Perpetual leases are a form of land holding in New South Wales which originated under the complex system of tenures over Crown land created by statute. Perpetual leases can no longer be issued except in the Western Division of the state, which lies west of a line from the Queensland border at Mungindi to Balranald near the Victorian border. However, existing perpetual leases are still preserved.

Crown land – an introduction

Before delving into perpetual leases, it is important to understand the broader framework of Crown land tenures in NSW.

Crown land is land that is owned by the State Government and is governed by a group of statutes collectively referred to as “Crown land statutes”.

The significance of the Crown land statutes is twofold. Firstly, they govern the exercise of the State Government’s power to grant and deal with Crown land. Secondly, they impose conditions and obligations on the holder of Crown land that are more stringent than what might normally apply to other landholders.

The Crown lands legislative framework in New South Wales has undergone numerous changes since the mid-19th century. Over time, the system became increasingly complex and outdated. As a result, the Crown Lands Act 1989 (NSW) was enacted in an attempt to simplify and streamline the legal and administrative framework regulating Crown land in NSW. Crown land in NSW is now administered by the Department of Industry under the Crown Land Management Act 2016 (NSW), which came into force on 1 July 2018.

Crown land accounts for just under half of all land in New South Wales, and it is not uncommon for leases of Crown land to be “perpetual” or ongoing.

It is common for land used for community purposes to be Crown land grants, such as land administered by councils for public reserves, or land reserved for roads and environmental purposes. Often community clubs such as RSL clubs and bowling clubs are on Crown land.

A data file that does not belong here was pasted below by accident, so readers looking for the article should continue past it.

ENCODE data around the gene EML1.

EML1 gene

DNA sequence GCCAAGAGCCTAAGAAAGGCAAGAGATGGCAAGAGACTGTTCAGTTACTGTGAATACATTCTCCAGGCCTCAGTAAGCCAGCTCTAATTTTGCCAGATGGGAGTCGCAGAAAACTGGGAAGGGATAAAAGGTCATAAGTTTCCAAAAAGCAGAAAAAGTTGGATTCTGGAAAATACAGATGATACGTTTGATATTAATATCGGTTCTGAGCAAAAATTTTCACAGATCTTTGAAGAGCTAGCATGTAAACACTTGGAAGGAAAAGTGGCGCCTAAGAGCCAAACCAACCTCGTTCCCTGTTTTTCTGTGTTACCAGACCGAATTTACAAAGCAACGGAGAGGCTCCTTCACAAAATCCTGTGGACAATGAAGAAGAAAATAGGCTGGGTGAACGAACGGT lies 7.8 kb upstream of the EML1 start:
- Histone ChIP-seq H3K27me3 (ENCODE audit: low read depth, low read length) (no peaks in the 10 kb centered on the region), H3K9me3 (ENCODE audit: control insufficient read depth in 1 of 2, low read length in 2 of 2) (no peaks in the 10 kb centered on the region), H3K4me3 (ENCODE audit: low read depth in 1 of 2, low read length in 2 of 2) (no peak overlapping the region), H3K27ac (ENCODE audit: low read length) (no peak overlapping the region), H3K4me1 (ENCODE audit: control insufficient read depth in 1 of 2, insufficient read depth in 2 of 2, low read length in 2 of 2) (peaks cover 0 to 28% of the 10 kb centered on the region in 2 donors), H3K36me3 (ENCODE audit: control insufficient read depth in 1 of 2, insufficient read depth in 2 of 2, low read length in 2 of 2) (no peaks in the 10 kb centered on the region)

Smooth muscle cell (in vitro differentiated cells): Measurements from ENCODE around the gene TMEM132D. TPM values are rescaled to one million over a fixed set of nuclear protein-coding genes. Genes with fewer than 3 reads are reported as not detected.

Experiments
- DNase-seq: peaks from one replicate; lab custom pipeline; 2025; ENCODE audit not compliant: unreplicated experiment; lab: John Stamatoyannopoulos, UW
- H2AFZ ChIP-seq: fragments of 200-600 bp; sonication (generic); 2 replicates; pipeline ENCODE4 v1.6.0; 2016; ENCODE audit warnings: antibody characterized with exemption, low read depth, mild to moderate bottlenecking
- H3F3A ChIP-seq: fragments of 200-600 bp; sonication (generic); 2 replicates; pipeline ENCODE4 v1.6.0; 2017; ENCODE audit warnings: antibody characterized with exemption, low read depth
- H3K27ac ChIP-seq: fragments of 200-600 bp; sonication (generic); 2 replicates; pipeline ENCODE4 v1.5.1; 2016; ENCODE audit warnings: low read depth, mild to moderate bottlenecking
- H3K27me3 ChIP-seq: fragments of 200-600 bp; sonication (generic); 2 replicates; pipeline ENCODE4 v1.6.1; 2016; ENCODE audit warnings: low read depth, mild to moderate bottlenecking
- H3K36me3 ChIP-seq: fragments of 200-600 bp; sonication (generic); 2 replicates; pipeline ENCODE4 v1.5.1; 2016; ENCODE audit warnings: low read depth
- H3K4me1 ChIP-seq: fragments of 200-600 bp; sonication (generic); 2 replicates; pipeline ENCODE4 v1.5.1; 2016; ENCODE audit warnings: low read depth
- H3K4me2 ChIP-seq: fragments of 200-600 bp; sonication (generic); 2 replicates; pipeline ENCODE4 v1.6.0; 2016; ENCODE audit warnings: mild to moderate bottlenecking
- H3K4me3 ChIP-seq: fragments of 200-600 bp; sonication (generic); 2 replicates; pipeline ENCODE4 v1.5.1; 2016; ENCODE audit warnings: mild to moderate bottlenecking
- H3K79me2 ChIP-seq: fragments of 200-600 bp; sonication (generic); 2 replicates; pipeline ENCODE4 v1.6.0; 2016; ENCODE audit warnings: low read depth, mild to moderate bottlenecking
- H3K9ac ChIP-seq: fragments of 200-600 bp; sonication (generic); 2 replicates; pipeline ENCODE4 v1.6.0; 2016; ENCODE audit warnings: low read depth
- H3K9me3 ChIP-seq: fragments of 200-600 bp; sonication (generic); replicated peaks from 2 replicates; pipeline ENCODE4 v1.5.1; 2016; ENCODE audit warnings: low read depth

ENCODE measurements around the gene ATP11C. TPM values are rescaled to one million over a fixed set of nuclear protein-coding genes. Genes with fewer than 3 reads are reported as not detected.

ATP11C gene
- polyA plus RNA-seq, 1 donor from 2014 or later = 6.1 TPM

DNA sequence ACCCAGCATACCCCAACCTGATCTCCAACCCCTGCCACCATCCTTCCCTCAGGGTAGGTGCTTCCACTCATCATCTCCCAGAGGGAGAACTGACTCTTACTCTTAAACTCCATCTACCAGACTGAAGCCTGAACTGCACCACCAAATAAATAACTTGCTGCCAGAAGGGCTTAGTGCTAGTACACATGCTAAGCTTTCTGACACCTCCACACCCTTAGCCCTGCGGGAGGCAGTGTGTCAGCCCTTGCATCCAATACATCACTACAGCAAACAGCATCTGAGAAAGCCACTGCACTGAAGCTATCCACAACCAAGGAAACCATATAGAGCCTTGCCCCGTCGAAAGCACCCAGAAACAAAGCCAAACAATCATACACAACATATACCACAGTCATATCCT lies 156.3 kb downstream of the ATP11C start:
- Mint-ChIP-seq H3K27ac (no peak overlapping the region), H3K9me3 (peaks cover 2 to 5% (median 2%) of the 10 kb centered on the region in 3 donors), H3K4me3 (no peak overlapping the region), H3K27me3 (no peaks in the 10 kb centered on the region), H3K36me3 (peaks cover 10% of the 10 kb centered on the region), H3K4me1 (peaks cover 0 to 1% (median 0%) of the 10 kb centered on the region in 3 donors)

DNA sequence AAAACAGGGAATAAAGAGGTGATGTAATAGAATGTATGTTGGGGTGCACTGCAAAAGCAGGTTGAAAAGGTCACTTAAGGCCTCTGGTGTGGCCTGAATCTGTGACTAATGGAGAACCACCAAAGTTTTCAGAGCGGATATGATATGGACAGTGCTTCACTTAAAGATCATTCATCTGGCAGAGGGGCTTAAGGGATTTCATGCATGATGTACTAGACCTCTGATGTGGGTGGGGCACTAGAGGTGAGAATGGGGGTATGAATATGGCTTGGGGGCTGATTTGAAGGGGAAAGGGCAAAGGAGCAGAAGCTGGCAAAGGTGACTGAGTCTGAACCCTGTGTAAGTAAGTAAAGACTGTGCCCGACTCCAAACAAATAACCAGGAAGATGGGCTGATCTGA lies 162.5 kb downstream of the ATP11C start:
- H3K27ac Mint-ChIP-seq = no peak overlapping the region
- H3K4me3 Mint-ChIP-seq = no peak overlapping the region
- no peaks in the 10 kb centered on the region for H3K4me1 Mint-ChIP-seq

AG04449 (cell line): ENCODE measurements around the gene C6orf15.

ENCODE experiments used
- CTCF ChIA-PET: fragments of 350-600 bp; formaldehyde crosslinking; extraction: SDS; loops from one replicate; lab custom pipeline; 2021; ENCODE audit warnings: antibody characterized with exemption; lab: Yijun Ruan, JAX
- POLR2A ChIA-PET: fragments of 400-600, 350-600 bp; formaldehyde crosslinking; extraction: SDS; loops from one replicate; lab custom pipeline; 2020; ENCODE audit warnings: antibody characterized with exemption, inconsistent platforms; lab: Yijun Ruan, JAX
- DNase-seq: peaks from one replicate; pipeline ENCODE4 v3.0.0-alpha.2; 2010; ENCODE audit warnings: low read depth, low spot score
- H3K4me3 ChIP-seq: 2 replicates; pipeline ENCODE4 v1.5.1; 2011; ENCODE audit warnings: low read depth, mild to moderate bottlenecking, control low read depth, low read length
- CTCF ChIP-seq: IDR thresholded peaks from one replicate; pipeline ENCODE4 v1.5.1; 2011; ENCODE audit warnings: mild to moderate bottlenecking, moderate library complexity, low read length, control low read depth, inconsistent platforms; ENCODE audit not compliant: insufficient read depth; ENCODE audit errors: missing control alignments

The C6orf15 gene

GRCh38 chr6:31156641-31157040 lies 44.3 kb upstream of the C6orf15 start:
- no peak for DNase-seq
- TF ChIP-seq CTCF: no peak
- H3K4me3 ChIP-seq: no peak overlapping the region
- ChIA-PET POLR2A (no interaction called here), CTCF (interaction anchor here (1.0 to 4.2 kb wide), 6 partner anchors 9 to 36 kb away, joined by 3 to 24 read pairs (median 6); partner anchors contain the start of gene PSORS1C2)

Perpetual leases

As their name suggests, a perpetual lease is a lease that has no end date and therefore continues in perpetuity.

Under the common law, a perpetual lease is void for uncertainty because it has an unknown duration. However, a valid perpetual lease can exist if its creation is authorised by statute.

There are numerous perpetual lease tenures that exist under the Crown land statutes.

The relationship between the Crown and the holder of a perpetual lease is that of landlord and tenant.

A perpetual lease will form part of the tenant’s estate upon their death or bankruptcy. While a perpetual lease can be assigned, and the lessee has the authority to grant a sub-lease, a transfer or other dealing will typically require ministerial consent.

Typically, a perpetual lease imposes obligations on the tenant to maintain the premises in good order and condition and to keep any improvements on the land in good repair, with the exception of fair wear and tear. It is not uncommon for conditions to be imposed requiring the tenant to paint any buildings on the land at regular intervals, or preventing the tenant from removing any fixed improvements on the land without first obtaining written consent from the minister. Failure to satisfy these continuing obligations may result in the forfeiture of the lease.


If you hold a perpetual lease over Crown land, you maybe be eligible to apply to purchase the land from the State Government through a process known as conversion.

This is not a statutory right, but is subject to the discretion of the Department of Planning and Environment, which will investigate the application and determine whether it is in the State’s interest to sell the land. In granting consent, the Minister may often impose conditions to protect the environment, manage natural resources and control subsequent subdivision of the land.


If your property is subject to a perpetual lease, it is important to understand your rights and obligations relating to your use and occupation of the land.

Dealing with a perpetual lease is not as straightforward as other forms of landholding. If you intend to transfer a property that is the subject of a perpetual lease, then you will need ministerial consent.

As discussed, there is also capacity for a tenant under a perpetual lease to apply to purchase the land. However, this process can be lengthy and there is no guarantee that the application will be approved.

If you have any questions or concerns relating to perpetual leases, please contact our Property Team on 02 8251 7777.

This publication is produced by Pigott Stinson. It is intended to provide general information only. The contents of this publication do not constitute legal advice and should not be relied upon as legal advice. Formal legal advice should be sought from us in respect of the matters set out in this publication. Liability limited by a scheme approved under Professional Standards Legislation.